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Atherosclerosis. 2014 Mar;233(1):219-23. doi: 10.1016/j.atherosclerosis.2013.12.020. Epub 2014 Jan 11.

Severe heterozygous familial hypercholesterolemia and risk for cardiovascular disease: a study of a cohort of 14,000 mutation carriers.

Author information

  • 1Department of Vascular Medicine, Academic Medical Centre, The Netherlands. Electronic address: j.besseling@amc.nl.
  • 2StOEH, Foundation for Identification of Persons with Inherited Hypercholesterolemia, Amsterdam, The Netherlands.
  • 3Department of Clinical Epidemiology, Biostatistics and Bioinformatics, Academic Medical Centre, Amsterdam, The Netherlands.
  • 4Department of Vascular Medicine, Academic Medical Centre, The Netherlands.

Abstract

BACKGROUND:

Some recently emerged lipid-lowering therapies are currently restricted to patients with homozygous familial hypercholesterolemia (HoFH), and studies are underway to also assess these therapies in patients with 'severe heterozygous FH (HeFH)'. However, no uniform definition of 'severe HeFH' exists, although untreated low-density lipoprotein cholesterol (LDL-C) levels above 8 mmol/L (309 mg/dl) have been historically used to define this phenotype. Our aim was to define severe HeFH, to establish its prevalence and CVD risk, and to study the relative contribution of classical risk factors to CVD risk in HeFH patients.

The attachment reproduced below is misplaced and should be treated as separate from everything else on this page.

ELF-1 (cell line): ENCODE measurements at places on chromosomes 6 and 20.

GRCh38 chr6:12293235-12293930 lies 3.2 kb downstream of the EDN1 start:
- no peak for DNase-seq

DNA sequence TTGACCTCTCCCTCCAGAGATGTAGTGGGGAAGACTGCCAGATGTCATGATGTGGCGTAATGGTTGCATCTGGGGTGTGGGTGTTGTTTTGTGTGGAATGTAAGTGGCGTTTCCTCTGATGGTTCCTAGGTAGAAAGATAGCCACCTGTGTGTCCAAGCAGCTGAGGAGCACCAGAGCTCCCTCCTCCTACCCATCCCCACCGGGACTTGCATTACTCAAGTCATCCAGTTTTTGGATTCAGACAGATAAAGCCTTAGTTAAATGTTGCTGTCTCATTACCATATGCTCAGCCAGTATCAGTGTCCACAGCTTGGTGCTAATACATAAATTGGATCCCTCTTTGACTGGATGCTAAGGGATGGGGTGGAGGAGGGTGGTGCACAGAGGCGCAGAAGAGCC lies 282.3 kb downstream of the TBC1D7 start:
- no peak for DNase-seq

METHODS AND RESULTS:

We analysed a cohort of 14,283 patients with molecularly defined HeFH, identified by the national FH screening programme in the Netherlands. Age and gender specific percentiles of untreated LDL-C were determined. The percentile corresponding to an LDL-C level of 8 mmol/L (309 mg/dL) in men aged 36-40 years (90(th) percentile) was selected as the cut-off value for severe HeFH. By applying this percentile-criterion to the whole cohort, 11% of the HeFH patients could be considered as having severe HeFH. Combined with an estimated HeFH prevalence of 1:300 in the Netherlands, this would translate into a prevalence of approximately 1:3,000 for severe HeFH. CVD risk was significantly increased in severe HeFH patients compared to non-severe HeFH patients (adjusted hazard ratio: 1.25 [95% CI: 1.05-1.51], p = 0.015). In line, male gender, increased age, increased BMI, smoking, hypertension, diabetes, high LDL-C and low high-density lipoprotein cholesterol were independent CVD risk factors in HeFH per se.

CONCLUSIONS:

We changed the commonly used static LDL-C level of 8 mmol/L for the identification of severe HeFH into an age and gender corrected percentile. This definition would theoretically result in a prevalence of 1:3,000 for severe HeFH. Patients with severe HeFH are at increased CVD risk compared to non-severe HeFH patients, which underscores the need for more aggressive LDL-C lowering these patients.

KEYWORDS:

Cardiovascular disease; Familial hypercholesterolemia; Prevalence; Severe familial hypercholesterolemia

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